Saturday, Apr 19, 2014 12:20 am est

The system behind the vote

Posted on March 13, 2013 | by Amy Aixi Zhang, Emily Bell, and Hanqing Chen

The faculty involved in the no-confidence vote are protecting the secrecy of their ballots through digital encryption. For the first time, university faculty are using an electronic voting system known as Helios Voting to secure their ballot system.

The electronic ballot was opened to 682 FAS faculty members, tenured and on the tenure track, on Monday, March 11.

Behind the technology’s development and setup is cryptographer and Harvard Medical school faculty member Ben Adida. At NYU, Faculty Council chair Jim Uleman has lead the setup and mediation of the vote.

“The Helios Voting System is the most advanced and secure online voting system available,” Uleman said.

“Once you vote, your vote in encrypted before it is sent to Helios over the Internet, so that even if someone intercepted it, it would be illegible. Votes are tallied without ever de-encrypting individual votes, so no one can discover how anyone voted.”

Physics professor Allen Mincer and chemistry professor Neville Kallenbach were assigned as administrators to help voters with troubleshooting while anthropology professor Susan Anton and Spanish and Portuguese professor Jo Labanyi were appointed voting trustees responsible for ensuring anonymity.

“There have been some small problems: some people needing help using the system, some not getting the ballot in the first email, a couple of errors in email addresses, but on the whole things have been running quite smoothly,” Mincer said.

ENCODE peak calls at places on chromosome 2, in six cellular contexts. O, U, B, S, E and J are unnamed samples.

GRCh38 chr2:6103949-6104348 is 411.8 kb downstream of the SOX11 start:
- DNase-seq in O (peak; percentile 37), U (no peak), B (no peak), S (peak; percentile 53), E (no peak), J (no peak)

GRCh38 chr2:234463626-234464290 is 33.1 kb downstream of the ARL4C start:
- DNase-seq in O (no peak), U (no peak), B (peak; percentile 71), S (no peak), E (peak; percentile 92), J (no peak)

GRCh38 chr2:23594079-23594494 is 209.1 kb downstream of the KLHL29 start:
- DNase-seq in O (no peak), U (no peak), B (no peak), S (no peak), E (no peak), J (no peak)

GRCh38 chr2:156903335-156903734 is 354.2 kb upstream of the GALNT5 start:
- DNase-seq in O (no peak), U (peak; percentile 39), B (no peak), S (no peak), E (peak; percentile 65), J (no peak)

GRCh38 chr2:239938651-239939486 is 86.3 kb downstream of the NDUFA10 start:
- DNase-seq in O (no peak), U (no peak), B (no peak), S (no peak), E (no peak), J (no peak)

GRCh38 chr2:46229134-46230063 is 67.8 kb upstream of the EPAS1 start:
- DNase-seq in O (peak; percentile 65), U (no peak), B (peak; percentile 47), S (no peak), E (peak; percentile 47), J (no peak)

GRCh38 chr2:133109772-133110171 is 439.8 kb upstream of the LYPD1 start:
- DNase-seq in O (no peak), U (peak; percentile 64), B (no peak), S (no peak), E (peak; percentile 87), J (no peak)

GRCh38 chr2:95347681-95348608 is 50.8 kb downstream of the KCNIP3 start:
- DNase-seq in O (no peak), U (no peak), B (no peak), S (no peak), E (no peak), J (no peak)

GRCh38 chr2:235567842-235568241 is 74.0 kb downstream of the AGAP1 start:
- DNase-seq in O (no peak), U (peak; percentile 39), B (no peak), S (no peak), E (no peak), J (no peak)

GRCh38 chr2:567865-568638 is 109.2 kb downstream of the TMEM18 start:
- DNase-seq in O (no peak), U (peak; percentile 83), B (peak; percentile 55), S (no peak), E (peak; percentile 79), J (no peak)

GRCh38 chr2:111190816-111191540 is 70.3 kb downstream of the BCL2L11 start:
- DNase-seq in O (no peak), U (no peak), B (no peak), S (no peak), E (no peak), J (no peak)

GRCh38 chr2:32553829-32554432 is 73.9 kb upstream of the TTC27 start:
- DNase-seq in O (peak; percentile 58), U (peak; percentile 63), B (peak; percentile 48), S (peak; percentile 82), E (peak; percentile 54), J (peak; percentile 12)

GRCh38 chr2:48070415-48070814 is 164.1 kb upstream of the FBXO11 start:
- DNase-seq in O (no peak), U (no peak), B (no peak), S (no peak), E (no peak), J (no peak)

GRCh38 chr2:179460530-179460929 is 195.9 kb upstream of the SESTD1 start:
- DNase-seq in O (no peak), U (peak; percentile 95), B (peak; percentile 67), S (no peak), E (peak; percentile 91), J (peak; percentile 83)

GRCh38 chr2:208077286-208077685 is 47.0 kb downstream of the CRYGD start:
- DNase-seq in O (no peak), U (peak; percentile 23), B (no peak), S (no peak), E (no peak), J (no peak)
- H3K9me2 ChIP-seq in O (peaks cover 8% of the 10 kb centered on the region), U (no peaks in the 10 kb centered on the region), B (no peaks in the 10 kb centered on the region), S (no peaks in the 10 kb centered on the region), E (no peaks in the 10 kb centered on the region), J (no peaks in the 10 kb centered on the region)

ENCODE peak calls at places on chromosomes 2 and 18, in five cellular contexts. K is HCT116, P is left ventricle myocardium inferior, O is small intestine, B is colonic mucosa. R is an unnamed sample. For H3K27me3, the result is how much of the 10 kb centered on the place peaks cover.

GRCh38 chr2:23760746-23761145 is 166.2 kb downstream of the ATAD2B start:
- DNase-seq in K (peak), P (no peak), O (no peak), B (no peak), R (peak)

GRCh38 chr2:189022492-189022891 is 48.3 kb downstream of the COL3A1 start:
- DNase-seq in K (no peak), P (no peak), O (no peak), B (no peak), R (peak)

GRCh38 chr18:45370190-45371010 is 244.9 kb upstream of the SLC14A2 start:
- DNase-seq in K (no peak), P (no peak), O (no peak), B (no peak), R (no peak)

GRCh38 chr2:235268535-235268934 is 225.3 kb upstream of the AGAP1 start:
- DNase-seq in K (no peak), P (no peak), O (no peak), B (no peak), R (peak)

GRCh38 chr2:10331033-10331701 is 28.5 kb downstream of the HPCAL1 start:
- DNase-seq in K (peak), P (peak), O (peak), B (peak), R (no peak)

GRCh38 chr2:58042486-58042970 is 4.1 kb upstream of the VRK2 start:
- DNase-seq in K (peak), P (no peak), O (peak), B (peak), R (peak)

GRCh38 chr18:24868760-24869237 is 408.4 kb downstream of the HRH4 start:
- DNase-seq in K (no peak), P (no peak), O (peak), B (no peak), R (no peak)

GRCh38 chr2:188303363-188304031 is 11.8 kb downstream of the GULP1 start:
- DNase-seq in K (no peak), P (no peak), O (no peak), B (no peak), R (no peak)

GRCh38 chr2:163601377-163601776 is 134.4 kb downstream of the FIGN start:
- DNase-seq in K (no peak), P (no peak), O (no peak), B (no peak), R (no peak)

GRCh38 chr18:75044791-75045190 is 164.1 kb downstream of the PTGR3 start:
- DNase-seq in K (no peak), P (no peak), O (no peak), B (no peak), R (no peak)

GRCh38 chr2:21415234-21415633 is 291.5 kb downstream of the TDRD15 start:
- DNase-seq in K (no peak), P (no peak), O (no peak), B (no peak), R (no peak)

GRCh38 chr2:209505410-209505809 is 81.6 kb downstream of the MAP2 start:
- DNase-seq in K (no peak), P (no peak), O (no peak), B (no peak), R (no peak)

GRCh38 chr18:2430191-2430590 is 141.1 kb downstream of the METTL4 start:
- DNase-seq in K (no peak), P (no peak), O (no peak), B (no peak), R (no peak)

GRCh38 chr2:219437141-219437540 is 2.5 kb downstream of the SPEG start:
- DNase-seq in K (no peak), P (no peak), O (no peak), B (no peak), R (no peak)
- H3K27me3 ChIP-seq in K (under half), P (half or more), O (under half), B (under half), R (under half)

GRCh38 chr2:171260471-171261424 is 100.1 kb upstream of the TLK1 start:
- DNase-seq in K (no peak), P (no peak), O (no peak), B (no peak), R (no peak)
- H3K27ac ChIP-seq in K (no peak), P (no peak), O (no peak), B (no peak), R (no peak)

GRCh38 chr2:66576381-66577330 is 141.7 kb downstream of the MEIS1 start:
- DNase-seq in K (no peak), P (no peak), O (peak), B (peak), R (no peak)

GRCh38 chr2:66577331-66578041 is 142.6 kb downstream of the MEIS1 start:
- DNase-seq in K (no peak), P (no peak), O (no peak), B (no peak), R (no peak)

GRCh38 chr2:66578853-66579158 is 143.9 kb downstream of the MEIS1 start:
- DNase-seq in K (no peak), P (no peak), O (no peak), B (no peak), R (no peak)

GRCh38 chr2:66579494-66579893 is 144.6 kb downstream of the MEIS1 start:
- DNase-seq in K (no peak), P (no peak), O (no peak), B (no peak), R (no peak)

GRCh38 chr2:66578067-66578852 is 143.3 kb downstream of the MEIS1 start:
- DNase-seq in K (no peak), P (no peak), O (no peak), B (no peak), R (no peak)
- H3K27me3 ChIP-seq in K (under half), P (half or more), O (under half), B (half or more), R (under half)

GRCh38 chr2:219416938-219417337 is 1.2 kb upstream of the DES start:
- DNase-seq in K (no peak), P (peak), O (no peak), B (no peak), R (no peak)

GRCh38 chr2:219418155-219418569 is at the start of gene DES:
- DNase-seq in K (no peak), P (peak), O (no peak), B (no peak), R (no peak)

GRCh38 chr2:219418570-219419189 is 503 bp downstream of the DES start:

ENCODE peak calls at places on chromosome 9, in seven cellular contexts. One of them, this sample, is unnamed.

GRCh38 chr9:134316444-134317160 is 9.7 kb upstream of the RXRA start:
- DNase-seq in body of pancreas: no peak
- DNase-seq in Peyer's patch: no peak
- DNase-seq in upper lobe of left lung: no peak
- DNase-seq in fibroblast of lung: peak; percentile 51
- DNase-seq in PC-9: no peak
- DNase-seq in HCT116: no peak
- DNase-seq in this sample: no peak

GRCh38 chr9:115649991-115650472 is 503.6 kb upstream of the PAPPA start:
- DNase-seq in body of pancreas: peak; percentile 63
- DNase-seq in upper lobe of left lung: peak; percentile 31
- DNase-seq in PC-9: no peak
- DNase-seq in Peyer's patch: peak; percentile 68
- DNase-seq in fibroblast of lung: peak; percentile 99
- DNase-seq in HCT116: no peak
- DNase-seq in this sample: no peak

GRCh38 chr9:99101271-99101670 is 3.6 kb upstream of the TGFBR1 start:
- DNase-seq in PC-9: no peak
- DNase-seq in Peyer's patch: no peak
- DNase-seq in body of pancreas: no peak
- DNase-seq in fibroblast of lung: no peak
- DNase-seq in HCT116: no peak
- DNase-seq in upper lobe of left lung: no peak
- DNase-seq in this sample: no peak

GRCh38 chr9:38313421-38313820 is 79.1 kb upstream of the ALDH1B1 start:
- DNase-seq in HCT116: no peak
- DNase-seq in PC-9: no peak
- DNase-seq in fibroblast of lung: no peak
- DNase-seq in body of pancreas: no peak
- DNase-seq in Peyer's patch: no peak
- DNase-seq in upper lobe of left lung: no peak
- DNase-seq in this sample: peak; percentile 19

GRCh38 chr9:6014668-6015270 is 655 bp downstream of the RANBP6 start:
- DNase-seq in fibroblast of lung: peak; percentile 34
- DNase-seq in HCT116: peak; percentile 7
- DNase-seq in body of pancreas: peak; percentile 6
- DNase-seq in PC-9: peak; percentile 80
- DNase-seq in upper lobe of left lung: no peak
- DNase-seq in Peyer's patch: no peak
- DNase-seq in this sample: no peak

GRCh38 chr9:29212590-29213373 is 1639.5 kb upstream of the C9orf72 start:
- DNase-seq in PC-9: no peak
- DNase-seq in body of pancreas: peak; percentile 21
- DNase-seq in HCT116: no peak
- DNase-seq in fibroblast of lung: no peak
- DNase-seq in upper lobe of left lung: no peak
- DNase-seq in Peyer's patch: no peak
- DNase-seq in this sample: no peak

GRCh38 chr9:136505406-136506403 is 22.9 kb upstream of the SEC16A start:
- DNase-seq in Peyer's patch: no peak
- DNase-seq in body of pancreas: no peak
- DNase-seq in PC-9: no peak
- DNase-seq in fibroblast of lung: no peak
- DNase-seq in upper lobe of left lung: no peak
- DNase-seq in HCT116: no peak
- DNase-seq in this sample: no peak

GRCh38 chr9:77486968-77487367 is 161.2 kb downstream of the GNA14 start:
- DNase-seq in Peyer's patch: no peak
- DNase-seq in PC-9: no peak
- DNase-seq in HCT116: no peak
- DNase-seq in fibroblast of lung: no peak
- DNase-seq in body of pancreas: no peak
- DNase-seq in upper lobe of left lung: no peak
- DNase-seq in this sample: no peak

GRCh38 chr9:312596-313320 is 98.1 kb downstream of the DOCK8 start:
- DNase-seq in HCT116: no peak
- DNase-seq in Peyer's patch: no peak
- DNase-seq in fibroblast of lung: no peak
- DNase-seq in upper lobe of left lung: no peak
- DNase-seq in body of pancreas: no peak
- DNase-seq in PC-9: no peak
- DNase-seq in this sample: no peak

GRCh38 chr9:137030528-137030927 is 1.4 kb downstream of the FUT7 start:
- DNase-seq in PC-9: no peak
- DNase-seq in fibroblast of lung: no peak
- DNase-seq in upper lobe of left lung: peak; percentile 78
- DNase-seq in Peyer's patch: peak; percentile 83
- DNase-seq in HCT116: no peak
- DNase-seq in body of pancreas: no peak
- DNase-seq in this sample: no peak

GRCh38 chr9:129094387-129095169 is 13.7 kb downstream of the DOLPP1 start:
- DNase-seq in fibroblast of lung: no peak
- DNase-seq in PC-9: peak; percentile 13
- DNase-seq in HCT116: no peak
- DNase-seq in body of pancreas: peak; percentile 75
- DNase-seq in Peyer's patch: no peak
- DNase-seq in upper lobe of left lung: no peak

Computer science professor Ernest Davis said that gathering and formatting the list of emails that would receive e-ballots has proved the most difficult.

“The sticking point on any web-based voting system is getting a good list of email addresses,” Davis said. “In general, whether Helios … is suitable for an election depends on whether the voters can be counted on to be able to get email and vote on the web and whether a good list of email addresses can be obtained.”

The vote ends this Friday at 6 p.m.

Emily Bell is a deputy city/state editor. Hanqing Chen is web managing editor. Amy Zhang is managing editor. Email them at university@nyunews.com.

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Tatiana Baez

Assistant Managing Editor | A CAS junior, Tatiana is studying journalism, environmental science and politics. She’s a bomb editor, as well as the staff’s main source of entertainment because she sings along to every song after 12 a.m. She also writes about culture, science, technology and sex, and her work has been featured in VICE, Motherboard, Elite Daily, amNewYork and others. She enjoys eating Thai food, reading fiction and binge-watching Netflix.

And in case you were wondering how great she really is — “I just can’t get enough of Tatiana” is a direct quote from her EIC at WSN only moments ago.

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Ann Schmidt

News Editor | Ann is a liberal studies sophomore who lived in Florence during her freshman year. She plans on double-majoring in journalism and political science and is always busy. She is constantly making lists and she loves to laugh.

 

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Daniel Yeom

Daniel started at the Features desk of WSN last Spring, writing restaurant reviews whilst indulging on free food and consequently getting fat. Last Fall, he was the dining editor, and he this semester he is senior editor. Daniel is in Gallatin (living the dream) studying Food & Travel Narratives, incorporating aspects of Food Studies, Journalism, and Media, Culture, and Communication. He loves food more than life itself.

Hannah Luu

Deputy Multimedia Editor | Hannah Luu is a ridiculously great Deputy Multimedia Editor. She is a sophomore from Northern California. If you think Northern California means San Francisco you might need to closely examine a map. She is passionate about NPR and being half Asian.

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